30 Nov 2012
- Written by Ian Lovett
NYT - The story of major transit projects in the 20th century here was the story of black neighborhoods carved into pieces. One freeway after another forced families from their homes in South Los Angeles, the core of the region’s black community. Walls of concrete were erected through their neighborhoods, which they said cut them off from wealthier parts of the city.
The Crenshaw rail line was supposed to be different. The line, a crucial link in a planned rail network that will span Los Angeles County, promised to right that historical wrong by connecting South Los Angeles to the city’s business hubs: downtown, the airport and Hollywood.
Instead, the Crenshaw line threatens to become yet another insult to South Los Angeles and a burden for businesses, some residents and community activists have said.
The Leimert Park neighborhood, the heart of black culture here, may be left without a stop on the rail line, a victim of limited money. And the train will run at street level through part of the area, which business owners fear will cut them off from their customers during years of construction.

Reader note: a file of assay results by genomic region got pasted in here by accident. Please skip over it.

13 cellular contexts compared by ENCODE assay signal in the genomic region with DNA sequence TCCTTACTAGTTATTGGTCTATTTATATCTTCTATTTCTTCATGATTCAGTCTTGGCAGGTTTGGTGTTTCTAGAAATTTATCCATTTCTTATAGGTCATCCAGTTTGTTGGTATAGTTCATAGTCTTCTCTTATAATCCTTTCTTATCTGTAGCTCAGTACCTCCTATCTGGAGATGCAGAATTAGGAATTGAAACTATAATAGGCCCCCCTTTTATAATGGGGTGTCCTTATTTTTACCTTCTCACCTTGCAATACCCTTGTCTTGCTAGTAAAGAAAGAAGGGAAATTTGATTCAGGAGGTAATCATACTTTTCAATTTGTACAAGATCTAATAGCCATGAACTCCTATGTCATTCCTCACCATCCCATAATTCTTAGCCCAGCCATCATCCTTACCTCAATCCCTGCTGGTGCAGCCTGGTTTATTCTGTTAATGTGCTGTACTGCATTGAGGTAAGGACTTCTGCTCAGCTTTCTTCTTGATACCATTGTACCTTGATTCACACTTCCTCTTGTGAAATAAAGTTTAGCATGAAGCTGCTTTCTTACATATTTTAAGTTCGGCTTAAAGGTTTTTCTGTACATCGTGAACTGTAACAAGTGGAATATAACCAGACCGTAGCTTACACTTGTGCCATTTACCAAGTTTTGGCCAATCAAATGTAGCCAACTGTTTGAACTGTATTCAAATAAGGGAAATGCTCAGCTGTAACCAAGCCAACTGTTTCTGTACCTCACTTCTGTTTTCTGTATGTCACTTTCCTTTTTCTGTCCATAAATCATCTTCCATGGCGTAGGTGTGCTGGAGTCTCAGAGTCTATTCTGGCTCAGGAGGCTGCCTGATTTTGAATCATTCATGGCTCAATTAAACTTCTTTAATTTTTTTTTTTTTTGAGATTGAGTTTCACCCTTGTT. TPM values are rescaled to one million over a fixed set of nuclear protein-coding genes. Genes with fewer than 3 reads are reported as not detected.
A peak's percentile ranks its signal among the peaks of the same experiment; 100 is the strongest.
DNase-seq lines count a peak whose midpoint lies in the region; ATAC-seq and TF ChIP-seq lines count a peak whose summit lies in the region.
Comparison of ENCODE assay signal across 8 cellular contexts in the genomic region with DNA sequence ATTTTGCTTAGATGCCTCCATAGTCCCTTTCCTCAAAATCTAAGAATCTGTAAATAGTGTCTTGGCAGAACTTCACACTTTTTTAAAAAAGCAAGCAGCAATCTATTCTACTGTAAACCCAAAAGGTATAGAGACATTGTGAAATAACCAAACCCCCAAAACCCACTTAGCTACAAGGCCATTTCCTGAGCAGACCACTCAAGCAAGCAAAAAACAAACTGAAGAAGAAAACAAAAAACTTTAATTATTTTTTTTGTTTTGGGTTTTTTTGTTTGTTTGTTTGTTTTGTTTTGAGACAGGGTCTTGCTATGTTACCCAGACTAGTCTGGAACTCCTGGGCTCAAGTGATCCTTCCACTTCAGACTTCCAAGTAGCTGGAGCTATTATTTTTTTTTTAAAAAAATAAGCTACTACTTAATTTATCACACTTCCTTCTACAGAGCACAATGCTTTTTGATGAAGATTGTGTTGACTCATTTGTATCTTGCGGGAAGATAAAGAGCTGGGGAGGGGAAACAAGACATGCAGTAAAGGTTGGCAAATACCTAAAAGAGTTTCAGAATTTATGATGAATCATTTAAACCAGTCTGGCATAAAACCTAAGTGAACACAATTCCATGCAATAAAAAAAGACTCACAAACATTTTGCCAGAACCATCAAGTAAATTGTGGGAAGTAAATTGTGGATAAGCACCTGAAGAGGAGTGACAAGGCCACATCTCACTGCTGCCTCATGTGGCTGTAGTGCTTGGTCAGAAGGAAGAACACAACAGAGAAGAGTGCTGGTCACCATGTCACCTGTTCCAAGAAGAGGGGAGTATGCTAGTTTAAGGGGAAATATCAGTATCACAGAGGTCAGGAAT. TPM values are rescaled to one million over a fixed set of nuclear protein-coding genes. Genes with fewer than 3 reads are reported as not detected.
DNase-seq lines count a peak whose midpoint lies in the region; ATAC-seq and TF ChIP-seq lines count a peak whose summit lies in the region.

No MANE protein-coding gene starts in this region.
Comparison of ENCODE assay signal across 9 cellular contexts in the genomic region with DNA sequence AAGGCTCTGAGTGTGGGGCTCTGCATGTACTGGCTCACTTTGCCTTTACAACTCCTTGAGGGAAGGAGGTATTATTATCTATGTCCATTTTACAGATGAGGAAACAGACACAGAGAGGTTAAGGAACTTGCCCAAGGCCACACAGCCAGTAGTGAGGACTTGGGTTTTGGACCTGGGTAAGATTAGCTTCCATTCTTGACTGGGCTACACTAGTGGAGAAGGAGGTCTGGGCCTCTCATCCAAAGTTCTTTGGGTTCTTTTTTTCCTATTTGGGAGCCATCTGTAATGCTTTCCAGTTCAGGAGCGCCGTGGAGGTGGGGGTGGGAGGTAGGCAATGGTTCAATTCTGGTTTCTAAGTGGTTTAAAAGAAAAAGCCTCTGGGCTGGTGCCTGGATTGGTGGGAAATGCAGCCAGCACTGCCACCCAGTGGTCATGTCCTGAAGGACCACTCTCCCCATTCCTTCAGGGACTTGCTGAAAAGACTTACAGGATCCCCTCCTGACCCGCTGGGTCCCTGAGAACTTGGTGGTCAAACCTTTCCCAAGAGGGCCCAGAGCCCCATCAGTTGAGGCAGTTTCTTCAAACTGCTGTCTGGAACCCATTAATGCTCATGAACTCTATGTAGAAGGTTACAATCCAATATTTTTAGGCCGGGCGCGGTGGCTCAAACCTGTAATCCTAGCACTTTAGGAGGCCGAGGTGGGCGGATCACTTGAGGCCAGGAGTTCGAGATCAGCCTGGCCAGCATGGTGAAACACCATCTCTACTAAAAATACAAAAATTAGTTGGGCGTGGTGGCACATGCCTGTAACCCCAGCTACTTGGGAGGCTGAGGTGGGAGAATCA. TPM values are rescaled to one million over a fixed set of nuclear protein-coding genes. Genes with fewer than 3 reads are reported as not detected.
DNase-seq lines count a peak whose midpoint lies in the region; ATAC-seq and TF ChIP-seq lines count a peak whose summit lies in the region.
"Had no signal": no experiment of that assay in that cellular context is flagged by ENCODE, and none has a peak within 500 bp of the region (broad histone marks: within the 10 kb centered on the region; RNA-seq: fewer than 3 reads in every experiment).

The prospect that the train will bypass the neighborhood has stoked distrust among South Los Angeles residents who feel that they are being shortchanged as power brokers try to save money for other projects in wealthier parts of the city. (The rest of Ian Lovett’s NYT piece … including Tavis Smiley’s comments … here)
Vol 10 Issue 96
Pub: Nov 27, 2012